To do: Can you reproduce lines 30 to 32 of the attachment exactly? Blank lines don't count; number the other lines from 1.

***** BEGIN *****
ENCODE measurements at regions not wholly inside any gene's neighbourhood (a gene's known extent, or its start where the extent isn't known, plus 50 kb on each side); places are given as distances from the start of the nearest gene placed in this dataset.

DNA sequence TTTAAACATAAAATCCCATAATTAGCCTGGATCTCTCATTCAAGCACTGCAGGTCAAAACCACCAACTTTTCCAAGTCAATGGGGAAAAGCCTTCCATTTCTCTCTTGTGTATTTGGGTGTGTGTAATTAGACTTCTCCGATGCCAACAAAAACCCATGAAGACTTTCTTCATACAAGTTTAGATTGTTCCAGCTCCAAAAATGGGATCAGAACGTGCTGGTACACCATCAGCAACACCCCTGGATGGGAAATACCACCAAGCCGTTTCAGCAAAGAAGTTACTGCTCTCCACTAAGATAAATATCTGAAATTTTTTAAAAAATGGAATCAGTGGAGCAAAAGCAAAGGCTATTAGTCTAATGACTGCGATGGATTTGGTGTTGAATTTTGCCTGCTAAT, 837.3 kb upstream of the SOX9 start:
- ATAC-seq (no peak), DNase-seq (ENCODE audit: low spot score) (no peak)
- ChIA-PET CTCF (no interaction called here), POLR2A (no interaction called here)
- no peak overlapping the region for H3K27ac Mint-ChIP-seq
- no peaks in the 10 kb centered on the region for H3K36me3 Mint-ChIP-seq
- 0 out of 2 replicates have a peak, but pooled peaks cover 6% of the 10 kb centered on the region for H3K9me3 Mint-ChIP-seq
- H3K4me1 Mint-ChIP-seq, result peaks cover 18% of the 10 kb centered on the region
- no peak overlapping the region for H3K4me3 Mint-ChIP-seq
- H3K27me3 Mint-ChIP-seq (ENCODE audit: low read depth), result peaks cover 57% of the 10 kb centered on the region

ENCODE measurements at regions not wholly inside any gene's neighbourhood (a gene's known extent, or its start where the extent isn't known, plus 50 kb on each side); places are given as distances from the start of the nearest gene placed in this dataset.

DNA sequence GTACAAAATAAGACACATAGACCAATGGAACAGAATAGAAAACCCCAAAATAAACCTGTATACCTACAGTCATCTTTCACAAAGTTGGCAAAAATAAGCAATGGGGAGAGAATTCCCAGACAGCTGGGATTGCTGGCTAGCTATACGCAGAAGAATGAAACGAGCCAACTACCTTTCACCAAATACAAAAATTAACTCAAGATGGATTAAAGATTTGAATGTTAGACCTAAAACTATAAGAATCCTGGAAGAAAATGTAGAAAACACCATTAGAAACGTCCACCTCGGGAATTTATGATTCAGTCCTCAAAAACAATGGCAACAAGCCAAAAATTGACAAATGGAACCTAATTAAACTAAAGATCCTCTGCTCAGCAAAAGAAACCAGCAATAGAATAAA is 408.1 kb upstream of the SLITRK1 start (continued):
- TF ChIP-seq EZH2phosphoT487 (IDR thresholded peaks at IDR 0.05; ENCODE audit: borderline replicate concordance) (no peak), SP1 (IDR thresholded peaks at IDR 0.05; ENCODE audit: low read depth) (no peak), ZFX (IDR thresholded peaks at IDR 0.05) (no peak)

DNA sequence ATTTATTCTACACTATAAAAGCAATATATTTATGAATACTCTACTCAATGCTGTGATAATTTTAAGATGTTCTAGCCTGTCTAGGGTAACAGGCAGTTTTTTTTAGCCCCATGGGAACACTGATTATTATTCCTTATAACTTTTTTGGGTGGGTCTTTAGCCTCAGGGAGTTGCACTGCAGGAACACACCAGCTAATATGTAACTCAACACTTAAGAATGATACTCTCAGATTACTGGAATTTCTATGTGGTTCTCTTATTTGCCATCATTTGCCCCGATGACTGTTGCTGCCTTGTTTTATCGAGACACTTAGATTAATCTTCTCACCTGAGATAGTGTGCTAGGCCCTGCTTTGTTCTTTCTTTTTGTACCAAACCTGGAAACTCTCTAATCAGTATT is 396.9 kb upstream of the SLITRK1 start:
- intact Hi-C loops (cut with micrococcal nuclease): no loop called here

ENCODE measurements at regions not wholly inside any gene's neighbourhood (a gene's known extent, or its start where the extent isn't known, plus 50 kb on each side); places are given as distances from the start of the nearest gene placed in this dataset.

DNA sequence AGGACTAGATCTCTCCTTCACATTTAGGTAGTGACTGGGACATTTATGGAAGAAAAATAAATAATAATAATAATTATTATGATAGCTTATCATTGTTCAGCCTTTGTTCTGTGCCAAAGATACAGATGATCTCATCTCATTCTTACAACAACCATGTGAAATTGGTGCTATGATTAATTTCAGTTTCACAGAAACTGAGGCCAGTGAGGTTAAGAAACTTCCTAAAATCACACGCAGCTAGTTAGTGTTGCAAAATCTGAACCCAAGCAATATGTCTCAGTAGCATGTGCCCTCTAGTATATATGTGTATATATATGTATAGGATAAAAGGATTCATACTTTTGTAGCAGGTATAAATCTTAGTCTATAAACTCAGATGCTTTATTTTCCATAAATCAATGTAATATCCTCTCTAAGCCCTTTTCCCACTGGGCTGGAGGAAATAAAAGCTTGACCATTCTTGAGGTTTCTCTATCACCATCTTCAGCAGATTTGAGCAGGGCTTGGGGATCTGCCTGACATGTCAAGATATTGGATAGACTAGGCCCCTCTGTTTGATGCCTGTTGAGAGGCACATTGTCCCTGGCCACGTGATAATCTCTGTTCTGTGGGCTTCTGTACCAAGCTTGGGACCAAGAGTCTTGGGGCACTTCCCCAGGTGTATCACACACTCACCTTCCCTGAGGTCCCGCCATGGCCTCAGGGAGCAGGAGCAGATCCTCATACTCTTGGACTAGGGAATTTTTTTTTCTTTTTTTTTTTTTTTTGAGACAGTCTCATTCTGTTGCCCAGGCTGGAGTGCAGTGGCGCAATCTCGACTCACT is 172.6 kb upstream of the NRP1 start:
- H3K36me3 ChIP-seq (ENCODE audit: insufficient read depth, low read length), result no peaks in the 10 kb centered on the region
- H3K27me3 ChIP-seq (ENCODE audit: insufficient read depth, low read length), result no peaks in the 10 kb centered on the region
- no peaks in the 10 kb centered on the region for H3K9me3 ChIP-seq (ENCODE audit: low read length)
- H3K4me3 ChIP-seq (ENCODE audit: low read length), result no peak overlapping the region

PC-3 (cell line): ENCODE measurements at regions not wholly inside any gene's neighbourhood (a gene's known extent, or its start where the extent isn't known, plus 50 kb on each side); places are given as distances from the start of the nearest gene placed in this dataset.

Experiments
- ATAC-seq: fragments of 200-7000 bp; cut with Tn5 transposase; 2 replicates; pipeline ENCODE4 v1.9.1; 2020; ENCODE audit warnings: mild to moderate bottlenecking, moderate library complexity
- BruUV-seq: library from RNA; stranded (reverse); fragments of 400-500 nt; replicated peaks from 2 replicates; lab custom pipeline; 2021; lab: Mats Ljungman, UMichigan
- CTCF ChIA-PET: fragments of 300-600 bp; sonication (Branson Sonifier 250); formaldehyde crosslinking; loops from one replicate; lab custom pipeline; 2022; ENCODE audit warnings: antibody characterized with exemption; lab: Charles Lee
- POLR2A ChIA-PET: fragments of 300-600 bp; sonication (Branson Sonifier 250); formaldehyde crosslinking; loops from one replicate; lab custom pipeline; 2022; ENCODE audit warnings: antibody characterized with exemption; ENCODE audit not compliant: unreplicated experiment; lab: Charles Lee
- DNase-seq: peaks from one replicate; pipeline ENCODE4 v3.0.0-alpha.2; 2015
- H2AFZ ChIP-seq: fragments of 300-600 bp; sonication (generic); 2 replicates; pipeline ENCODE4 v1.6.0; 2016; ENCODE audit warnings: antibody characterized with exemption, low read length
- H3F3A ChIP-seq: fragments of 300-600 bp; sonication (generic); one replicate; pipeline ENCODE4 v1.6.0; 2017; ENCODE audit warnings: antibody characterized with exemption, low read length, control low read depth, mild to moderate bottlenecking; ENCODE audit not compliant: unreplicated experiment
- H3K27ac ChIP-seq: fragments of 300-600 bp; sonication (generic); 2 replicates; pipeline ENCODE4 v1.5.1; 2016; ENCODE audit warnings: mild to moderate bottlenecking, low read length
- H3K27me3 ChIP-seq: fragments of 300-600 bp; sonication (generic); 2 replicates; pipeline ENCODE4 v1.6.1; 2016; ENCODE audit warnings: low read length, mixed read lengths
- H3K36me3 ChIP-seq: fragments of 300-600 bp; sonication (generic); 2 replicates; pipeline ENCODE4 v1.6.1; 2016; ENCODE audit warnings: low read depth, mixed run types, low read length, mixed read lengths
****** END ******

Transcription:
- H3F3A ChIP-seq: fragments of 300-600 bp; sonication (generic); one replicate; pipeline ENCODE4 v1.6.0; 2017; ENCODE audit warnings: antibody characterized with exemption, low read length, control low read depth, mild to moderate bottlenecking; ENCODE audit not compliant: unreplicated experiment
- H3K27ac ChIP-seq: fragments of 300-600 bp; sonication (generic); 2 replicates; pipeline ENCODE4 v1.5.1; 2016; ENCODE audit warnings: mild to moderate bottlenecking, low read length
- H3K27me3 ChIP-seq: fragments of 300-600 bp; sonication (generic); 2 replicates; pipeline ENCODE4 v1.6.1; 2016; ENCODE audit warnings: low read length, mixed read lengths